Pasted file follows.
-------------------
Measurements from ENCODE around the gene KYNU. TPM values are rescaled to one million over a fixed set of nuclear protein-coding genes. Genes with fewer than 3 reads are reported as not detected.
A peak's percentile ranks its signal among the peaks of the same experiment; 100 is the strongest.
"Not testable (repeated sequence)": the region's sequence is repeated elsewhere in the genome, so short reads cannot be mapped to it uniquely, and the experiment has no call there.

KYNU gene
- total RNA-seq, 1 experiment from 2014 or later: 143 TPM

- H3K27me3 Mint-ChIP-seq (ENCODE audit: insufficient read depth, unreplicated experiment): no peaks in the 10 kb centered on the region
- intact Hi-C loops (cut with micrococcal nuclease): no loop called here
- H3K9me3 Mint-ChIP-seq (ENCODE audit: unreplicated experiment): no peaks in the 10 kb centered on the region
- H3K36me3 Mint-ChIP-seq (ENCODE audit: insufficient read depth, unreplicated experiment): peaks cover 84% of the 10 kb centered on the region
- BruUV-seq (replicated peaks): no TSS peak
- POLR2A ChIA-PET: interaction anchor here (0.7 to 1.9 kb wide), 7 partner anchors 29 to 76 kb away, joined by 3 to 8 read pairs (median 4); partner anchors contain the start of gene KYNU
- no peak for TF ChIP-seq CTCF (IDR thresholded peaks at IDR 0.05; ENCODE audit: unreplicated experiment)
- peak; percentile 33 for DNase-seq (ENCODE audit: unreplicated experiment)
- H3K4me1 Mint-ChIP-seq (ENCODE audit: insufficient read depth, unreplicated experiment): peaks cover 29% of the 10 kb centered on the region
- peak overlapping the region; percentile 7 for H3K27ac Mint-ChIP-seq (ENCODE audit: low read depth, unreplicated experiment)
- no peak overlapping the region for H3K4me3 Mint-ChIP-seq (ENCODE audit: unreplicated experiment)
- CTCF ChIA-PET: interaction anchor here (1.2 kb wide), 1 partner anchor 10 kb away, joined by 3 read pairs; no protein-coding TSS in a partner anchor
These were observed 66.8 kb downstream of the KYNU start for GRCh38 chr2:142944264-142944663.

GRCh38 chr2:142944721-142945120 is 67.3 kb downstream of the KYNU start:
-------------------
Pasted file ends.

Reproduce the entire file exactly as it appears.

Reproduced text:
Measurements from ENCODE around the gene KYNU. TPM values are rescaled to one million over a fixed set of nuclear protein-coding genes. Genes with fewer than 3 reads are reported as not detected.
A peak's percentile ranks its signal among the peaks of the same experiment; 100 is the strongest.
"Not testable (repeated sequence)": the region's sequence is repeated elsewhere in the genome, so short reads cannot be mapped to it uniquely, and the experiment has no call there.

KYNU gene
- total RNA-seq, 1 experiment from 2014 or later: 143 TPM

- H3K27me3 Mint-ChIP-seq (ENCODE audit: insufficient read depth, unreplicated experiment): no peaks in the 10 kb centered on the region
- intact Hi-C loops (cut with micrococcal nuclease): no loop called here
- H3K9me3 Mint-ChIP-seq (ENCODE audit: unreplicated experiment): no peaks in the 10 kb centered on the region
- H3K36me3 Mint-ChIP-seq (ENCODE audit: insufficient read depth, unreplicated experiment): peaks cover 84% of the 10 kb centered on the region
- BruUV-seq (replicated peaks): no TSS peak
- POLR2A ChIA-PET: interaction anchor here (0.7 to 1.9 kb wide), 7 partner anchors 29 to 76 kb away, joined by 3 to 8 read pairs (median 4); partner anchors contain the start of gene KYNU
- no peak for TF ChIP-seq CTCF (IDR thresholded peaks at IDR 0.05; ENCODE audit: unreplicated experiment)
- peak; percentile 33 for DNase-seq (ENCODE audit: unreplicated experiment)
- H3K4me1 Mint-ChIP-seq (ENCODE audit: insufficient read depth, unreplicated experiment): peaks cover 29% of the 10 kb centered on the region
- peak overlapping the region; percentile 7 for H3K27ac Mint-ChIP-seq (ENCODE audit: low read depth, unreplicated experiment)
- no peak overlapping the region for H3K4me3 Mint-ChIP-seq (ENCODE audit: unreplicated experiment)
- CTCF ChIA-PET: interaction anchor here (1.2 kb wide), 1 partner anchor 10 kb away, joined by 3 read pairs; no protein-coding TSS in a partner anchor
These were observed 66.8 kb downstream of the KYNU start for GRCh38 chr2:142944264-142944663.

GRCh38 chr2:142944721-142945120 is 67.3 kb downstream of the KYNU start: